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Overview of Perinatal Respiratory Disorders


Arcangela Lattari Balest

, MD, University of Pittsburgh, School of Medicine

Reviewed/Revised Jul 2023
Topic Resources

Respiratory problems in neonates include

Symptoms and signs of respiratory distress vary and include the following:

  • Grunting

  • Nasal flaring

  • Intercostal, subcostal, and suprasternal retractions

  • Weak breathing, irregular breathing, or a combination

  • Tachypnea and apneic spells

  • Cyanosis, pallor, mottling, delayed capillary refill, or a combination

  • Hypotension

In neonates, symptoms and signs may be apparent immediately on delivery or develop minutes or hours afterward.

Etiology of Perinatal Respiratory Disorders

Respiratory distress in neonates and infants has multiple potential causes (see table ).


Physiology of Perinatal Respiratory Disorders

There are several significant differences in the physiology of the respiratory system in neonates and infants compared with that of older children and adults. These differences include

  • A more compliant collapsible chest wall

  • Decreased lung compliance in infants with surfactant deficiency due to prematurity or genetic mutations

  • More reliance on diaphragmatic excursions over intercostal muscles

  • Collapsible extrathoracic airways

Also, infants’ smaller airway caliber gives increased airway resistance, and absence of collateral ventilation increases tendency toward atelectasis. Yet, other principles of respiration are similar in adults and children.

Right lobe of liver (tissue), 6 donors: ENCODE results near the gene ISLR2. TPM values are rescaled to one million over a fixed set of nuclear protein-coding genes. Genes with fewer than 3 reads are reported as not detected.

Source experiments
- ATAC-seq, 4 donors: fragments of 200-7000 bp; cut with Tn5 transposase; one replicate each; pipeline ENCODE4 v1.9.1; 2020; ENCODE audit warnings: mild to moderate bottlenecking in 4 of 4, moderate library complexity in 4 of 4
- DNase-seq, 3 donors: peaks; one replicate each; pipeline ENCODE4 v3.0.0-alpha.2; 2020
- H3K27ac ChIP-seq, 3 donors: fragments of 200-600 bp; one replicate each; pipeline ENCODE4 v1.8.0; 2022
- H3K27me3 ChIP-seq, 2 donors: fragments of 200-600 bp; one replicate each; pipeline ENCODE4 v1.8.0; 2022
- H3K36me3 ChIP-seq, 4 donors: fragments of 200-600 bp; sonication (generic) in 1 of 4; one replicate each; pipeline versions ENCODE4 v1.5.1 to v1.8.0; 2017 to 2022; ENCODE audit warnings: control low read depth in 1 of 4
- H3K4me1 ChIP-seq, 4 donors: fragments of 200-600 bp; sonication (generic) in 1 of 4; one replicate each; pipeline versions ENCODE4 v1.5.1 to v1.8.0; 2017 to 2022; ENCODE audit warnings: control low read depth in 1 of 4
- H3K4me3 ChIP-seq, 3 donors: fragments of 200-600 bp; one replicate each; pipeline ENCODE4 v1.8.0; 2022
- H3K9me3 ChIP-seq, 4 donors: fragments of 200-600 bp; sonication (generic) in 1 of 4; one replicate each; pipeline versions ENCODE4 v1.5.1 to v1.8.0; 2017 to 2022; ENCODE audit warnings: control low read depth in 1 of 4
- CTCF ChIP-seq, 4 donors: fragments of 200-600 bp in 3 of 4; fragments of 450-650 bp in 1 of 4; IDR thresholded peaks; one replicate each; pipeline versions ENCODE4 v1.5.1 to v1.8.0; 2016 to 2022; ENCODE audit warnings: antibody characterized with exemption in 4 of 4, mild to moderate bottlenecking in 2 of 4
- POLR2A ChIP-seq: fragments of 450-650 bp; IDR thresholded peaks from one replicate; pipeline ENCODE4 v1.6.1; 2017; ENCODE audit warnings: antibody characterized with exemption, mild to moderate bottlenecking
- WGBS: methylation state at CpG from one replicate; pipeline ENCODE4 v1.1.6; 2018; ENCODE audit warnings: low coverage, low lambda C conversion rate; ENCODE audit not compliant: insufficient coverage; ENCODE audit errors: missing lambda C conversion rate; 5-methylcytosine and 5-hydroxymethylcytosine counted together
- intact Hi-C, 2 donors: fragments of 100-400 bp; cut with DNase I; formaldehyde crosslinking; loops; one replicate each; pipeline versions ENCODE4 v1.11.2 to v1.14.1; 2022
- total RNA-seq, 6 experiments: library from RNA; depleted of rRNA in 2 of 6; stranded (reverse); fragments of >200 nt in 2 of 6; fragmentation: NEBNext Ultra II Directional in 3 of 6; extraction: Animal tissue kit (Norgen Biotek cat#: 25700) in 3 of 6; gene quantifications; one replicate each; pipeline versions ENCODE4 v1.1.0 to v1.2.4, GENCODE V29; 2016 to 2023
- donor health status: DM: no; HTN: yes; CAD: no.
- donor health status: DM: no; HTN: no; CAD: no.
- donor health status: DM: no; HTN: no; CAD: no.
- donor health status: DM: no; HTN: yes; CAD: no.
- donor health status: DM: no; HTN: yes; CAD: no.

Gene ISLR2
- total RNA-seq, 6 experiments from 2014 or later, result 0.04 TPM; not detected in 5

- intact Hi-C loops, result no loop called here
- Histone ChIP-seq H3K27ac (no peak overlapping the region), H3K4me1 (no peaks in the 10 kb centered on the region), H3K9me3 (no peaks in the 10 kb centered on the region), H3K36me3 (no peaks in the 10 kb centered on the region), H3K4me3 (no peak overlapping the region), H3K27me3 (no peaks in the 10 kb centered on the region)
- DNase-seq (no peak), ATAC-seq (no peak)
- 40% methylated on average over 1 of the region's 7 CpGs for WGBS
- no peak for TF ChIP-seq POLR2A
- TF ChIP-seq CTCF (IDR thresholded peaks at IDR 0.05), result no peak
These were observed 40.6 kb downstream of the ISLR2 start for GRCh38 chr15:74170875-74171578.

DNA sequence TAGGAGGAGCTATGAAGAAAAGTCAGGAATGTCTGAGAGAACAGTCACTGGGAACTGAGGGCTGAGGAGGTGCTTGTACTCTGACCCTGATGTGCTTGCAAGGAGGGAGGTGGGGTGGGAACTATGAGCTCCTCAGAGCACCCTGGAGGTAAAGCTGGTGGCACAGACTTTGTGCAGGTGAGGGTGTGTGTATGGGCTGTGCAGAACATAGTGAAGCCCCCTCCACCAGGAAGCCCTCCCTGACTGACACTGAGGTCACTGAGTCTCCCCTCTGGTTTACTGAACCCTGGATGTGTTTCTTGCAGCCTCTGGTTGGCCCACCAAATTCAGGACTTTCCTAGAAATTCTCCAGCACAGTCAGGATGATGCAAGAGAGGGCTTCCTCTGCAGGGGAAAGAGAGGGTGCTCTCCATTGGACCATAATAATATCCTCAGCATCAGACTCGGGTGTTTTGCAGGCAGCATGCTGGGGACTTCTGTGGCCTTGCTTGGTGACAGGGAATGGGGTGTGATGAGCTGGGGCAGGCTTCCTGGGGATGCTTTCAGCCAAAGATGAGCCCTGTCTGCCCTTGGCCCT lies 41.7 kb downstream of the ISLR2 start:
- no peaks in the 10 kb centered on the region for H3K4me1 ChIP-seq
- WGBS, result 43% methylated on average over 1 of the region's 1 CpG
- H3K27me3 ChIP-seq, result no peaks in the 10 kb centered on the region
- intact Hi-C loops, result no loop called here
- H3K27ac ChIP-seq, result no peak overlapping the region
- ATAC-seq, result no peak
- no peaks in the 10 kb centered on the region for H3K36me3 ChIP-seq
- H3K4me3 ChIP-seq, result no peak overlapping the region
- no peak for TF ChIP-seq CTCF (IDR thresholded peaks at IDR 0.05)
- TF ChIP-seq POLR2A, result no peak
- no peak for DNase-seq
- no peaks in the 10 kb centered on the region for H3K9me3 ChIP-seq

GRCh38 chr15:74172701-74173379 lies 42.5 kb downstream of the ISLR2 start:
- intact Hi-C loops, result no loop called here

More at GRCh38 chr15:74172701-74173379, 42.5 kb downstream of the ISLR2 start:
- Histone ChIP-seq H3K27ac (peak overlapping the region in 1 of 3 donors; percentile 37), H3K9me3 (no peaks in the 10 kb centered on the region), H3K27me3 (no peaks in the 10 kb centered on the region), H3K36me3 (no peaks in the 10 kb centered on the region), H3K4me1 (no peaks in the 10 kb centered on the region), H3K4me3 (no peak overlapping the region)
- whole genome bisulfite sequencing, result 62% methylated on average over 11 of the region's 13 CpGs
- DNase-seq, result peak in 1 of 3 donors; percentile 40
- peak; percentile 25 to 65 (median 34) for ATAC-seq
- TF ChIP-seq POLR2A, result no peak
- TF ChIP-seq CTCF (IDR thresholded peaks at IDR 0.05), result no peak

Evaluation of Perinatal Respiratory Disorders

Evaluation of neonatal respiratory distress starts with a thorough history and physical examination.

Physical examination focuses on the heart and lungs. Chest wall asymmetry or sunken abdomen suggests diaphragmatic hernia Diaphragmatic Hernia Diaphragmatic hernia is protrusion of abdominal contents into the thorax through a defect in the diaphragm. Lung compression may cause persistent pulmonary hypertension. Diagnosis is by chest... read more Diaphragmatic Hernia . Diffuse crackles, decreased air entry, or grunting suggests poor alveolar expansion as occurs in surfactant deficiency. Asymmetric breath sounds suggest pneumothorax or pneumonia Neonatal Pneumonia Neonatal pneumonia is lung infection in a neonate. Onset may be within hours of birth and part of a generalized sepsis syndrome or after 7 days and confined to the lungs. Signs may be limited... read more . A displaced left apical impulse, heart murmur, abnormal central or peripheral pulses, or a combination suggests a congenital heart defect Overview of Congenital Cardiovascular Anomalies Congenital heart disease is the most common congenital anomaly, occurring in almost 1% of live births ( 1). Among birth defects, congenital heart disease is the leading cause of infant mortality... read more Overview of Congenital Cardiovascular Anomalies . Assessment of blood pressure and femoral pulses may identify shunting (eg, bounding pulses in arteriovenous malformations or patent ductus arteriosus Patent Ductus Arteriosus (PDA) Patent ductus arteriosus (PDA) is a persistence of the fetal connection (ductus arteriosus) between the aorta and pulmonary artery after birth. In the absence of other structural heart abnormalities... read more Patent Ductus Arteriosus (PDA) ) or left heart dysfunction, with or without congenital defects. Poor capillary refill reflects circulatory compromise.

In both neonates and infants, it is important to assess oxygenation and response to oxygen therapy by pulse oximetry or blood gases. Chest x-ray also is recommended.

NOTE: This is the Professional Version. CONSUMERS: View Consumer Version
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